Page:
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Int J Infect Dis. 2008 Nov;12(6):660-70. doi: 10.1016/j.ijid.2008.03.009. Epub 2008 Jun 2.

The role of the innate immune response in hospital- versus community-acquired infection in febrile medical patients.

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Department of Intensive Care, Institute for Cardiovascular Research, Vrije Universiteit Medical Centre, De Boelelaan 1117, 1081 HV Amsterdam, the Netherlands.



To study the role of the innate immune response in the higher mortality of hospital- than of community-acquired infections, in febrile medical patients.


We studied presumably immunocompetent patients with new-onset fever and a clinically presumed focus of infection (N=212) at a university department of internal medicine. Clinical and microbiological data were collected for 2 days from inclusion, and circulating complement activation product C3a, secretory phospholipase A(2), interleukin (IL)-6, procalcitonin, and elastase-alpha(1)-antitrypsin were measured. Patients were followed for septic shock and outcome, up to a maximum of 7 and 28 days after inclusion, respectively. Infection was considered hospital-acquired if it developed at least 72h after admission.


Fifty-four patients had hospital-acquired infections and 158 had community-acquired infections, with septic shock and mortality rates of 15% and 24%, and 4% and 6% (p=0.001), respectively. Bloodstream infection predisposed to septic shock and the latter predisposed to death. Bloodstream infection was relatively more common in septic shock originating from community-acquired infection and was associated with an innate immune response in both hospital- and community-acquired infection, as judged from circulating immune variables. In contrast, circulating C3a, IL-6, and procalcitonin were more elevated when septic shock developed following hospital- than community-acquired infection, independent of infectious focus. The levels of C3a, secretory phospholipase A(2), IL-6, and elastase-alpha(1)-antitrypsin were more elevated in ultimate non-survivors than in survivors in both infection groups.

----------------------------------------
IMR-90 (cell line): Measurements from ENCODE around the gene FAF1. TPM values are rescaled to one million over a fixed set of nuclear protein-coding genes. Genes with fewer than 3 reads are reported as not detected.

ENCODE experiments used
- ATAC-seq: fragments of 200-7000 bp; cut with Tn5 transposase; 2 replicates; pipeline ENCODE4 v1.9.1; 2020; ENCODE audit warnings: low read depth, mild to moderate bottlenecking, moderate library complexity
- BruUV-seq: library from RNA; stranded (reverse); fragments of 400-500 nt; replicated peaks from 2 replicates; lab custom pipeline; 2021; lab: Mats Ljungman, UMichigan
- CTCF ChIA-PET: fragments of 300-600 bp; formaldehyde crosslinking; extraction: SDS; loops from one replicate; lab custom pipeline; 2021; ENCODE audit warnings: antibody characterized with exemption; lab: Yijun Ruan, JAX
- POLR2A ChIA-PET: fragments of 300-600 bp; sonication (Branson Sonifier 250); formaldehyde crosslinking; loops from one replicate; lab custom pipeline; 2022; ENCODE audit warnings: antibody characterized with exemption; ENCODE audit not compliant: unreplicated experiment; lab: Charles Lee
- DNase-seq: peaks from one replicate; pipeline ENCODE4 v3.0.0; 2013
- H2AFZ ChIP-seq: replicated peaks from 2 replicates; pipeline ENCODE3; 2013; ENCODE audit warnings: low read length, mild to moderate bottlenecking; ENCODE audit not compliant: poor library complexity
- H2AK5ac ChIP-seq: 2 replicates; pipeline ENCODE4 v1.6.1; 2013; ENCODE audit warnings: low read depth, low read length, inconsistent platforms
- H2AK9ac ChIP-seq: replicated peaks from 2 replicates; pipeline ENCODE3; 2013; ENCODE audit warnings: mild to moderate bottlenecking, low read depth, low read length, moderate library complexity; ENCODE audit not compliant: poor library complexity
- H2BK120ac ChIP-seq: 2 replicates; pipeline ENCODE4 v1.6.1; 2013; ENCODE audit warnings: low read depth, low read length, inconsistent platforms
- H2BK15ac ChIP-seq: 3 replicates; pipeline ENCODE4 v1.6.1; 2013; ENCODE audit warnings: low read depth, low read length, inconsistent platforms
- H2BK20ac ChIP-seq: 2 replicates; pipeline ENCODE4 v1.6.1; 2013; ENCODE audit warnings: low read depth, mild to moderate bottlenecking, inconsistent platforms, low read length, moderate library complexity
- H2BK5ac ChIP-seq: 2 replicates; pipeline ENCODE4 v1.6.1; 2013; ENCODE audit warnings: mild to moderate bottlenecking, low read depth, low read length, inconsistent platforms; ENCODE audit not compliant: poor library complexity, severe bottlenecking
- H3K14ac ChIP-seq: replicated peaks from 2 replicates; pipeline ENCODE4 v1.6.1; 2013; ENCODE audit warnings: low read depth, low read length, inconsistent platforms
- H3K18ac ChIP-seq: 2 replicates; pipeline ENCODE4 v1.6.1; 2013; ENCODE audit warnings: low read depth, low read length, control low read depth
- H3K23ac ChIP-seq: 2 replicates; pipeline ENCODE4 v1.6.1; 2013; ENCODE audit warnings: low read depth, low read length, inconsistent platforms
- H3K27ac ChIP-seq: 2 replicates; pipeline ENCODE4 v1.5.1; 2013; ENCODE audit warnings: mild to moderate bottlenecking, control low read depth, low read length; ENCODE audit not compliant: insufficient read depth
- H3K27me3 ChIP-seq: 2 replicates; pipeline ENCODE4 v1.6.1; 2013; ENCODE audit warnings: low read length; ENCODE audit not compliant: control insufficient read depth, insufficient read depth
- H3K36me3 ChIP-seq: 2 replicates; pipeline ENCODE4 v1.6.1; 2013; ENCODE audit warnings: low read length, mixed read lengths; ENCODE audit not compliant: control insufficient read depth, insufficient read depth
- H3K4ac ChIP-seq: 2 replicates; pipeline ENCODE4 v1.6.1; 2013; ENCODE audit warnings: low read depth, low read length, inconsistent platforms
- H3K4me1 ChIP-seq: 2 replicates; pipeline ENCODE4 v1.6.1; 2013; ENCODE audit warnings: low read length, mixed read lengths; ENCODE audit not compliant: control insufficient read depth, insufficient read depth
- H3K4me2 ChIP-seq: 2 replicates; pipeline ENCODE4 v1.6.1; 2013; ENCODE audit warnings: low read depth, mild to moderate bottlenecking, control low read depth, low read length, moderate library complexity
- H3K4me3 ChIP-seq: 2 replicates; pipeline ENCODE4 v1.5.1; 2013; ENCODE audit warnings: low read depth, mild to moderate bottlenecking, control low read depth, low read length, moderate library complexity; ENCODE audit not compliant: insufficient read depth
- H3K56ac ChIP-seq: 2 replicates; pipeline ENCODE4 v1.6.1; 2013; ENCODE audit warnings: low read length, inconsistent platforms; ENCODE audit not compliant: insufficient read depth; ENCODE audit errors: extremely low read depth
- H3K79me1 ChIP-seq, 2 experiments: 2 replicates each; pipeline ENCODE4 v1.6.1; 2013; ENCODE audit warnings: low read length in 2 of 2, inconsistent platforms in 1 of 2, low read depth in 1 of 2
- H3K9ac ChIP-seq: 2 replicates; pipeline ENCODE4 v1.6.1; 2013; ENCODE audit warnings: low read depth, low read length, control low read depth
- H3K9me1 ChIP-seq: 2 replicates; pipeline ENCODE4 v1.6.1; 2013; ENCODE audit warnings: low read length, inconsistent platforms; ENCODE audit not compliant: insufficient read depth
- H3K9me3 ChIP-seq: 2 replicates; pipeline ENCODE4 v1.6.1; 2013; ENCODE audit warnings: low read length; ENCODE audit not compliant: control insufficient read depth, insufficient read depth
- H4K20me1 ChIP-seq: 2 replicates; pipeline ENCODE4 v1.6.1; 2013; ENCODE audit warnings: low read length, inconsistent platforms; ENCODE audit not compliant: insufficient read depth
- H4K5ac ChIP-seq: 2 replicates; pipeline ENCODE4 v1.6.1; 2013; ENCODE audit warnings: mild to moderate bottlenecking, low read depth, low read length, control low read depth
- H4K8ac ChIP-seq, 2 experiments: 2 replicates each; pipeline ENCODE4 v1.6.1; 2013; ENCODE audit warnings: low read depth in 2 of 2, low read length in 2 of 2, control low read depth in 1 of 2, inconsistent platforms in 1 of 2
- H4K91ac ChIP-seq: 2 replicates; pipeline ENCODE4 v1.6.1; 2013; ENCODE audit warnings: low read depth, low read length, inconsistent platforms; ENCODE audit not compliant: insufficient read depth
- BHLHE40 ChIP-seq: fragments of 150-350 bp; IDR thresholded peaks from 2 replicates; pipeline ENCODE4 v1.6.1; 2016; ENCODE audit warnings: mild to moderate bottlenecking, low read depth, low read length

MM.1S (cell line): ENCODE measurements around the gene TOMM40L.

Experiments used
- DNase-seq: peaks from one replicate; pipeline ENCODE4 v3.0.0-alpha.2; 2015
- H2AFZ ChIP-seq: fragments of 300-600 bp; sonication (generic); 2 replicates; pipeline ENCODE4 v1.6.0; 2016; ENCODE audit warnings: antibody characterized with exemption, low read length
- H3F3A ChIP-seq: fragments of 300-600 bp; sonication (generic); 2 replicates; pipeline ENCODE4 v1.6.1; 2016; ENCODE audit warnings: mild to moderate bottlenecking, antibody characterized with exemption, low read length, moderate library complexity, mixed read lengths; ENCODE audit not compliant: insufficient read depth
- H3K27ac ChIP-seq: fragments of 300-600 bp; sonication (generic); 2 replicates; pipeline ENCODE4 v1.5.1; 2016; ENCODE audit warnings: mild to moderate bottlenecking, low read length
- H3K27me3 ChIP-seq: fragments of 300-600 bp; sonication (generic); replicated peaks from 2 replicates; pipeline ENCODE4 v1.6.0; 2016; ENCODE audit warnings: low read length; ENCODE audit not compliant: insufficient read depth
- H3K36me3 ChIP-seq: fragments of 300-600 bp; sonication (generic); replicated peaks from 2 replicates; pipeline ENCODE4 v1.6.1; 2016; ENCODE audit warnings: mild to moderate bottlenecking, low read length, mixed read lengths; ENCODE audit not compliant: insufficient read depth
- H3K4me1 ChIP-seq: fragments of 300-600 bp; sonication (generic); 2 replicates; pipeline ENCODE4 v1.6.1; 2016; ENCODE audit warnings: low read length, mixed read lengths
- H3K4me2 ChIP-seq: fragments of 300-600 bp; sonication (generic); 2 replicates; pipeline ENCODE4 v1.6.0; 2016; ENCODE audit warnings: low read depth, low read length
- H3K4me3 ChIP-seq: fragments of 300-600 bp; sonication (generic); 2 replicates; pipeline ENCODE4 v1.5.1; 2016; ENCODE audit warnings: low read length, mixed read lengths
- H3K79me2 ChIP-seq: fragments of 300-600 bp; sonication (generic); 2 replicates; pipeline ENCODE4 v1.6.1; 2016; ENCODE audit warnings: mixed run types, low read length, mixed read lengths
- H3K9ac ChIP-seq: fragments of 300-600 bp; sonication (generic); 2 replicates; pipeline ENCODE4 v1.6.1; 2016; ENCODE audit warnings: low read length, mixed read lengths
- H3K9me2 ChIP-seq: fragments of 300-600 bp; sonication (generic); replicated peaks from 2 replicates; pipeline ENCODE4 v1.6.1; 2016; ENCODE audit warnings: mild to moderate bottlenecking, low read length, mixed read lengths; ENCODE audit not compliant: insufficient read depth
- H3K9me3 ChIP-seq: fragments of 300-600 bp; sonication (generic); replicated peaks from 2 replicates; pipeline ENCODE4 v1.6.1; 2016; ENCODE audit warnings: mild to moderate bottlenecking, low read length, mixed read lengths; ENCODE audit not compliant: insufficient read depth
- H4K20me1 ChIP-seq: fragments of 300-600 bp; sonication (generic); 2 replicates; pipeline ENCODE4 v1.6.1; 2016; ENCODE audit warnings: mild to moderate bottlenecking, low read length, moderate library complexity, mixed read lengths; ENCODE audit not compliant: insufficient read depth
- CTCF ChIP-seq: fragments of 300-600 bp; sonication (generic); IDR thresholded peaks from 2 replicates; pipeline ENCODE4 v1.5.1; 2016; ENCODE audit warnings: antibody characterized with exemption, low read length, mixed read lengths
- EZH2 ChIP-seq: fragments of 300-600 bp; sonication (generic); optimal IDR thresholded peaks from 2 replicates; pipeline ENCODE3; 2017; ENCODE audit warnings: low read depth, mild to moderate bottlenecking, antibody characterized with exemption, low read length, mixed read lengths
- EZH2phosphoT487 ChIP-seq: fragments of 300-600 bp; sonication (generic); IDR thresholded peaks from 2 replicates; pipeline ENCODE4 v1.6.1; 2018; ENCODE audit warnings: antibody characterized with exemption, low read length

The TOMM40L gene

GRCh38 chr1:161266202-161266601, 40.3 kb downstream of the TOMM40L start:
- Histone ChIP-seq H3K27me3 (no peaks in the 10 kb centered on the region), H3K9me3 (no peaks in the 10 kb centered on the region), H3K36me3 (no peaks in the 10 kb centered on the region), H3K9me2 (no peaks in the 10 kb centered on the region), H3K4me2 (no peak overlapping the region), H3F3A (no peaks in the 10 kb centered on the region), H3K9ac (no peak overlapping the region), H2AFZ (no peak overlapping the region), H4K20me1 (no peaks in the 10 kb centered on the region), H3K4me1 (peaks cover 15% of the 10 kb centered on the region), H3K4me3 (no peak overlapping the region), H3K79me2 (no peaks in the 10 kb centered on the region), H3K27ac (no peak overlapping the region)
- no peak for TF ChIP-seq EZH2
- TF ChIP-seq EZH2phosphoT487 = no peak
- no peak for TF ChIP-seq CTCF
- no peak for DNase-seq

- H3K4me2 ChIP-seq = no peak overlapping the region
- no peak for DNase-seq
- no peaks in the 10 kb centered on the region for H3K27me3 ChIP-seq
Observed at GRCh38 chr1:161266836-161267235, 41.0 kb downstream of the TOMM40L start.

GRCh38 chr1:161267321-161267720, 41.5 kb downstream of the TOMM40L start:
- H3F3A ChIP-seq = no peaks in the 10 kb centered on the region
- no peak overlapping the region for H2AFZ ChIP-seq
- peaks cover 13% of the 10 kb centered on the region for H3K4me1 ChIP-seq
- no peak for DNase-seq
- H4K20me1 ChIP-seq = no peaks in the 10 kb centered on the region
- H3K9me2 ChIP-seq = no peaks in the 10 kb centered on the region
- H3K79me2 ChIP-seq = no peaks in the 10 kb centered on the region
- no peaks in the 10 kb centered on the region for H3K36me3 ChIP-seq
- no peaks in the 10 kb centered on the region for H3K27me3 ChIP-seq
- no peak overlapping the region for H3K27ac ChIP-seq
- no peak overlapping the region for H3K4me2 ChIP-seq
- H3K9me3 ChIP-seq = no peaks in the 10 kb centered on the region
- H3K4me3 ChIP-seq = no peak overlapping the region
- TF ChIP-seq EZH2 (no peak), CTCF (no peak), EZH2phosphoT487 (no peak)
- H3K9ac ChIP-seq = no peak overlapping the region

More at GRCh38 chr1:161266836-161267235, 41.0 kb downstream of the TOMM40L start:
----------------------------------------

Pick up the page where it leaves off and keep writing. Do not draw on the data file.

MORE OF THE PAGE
The data suggest that rates of septic shock and mortality from hospital- vs. community-acquired infections in febrile medical patients are not increased by impaired innate immunity. In contrast, proinflammatory factors may be particularly useful to predict a downhill course in hospital-acquired infections.

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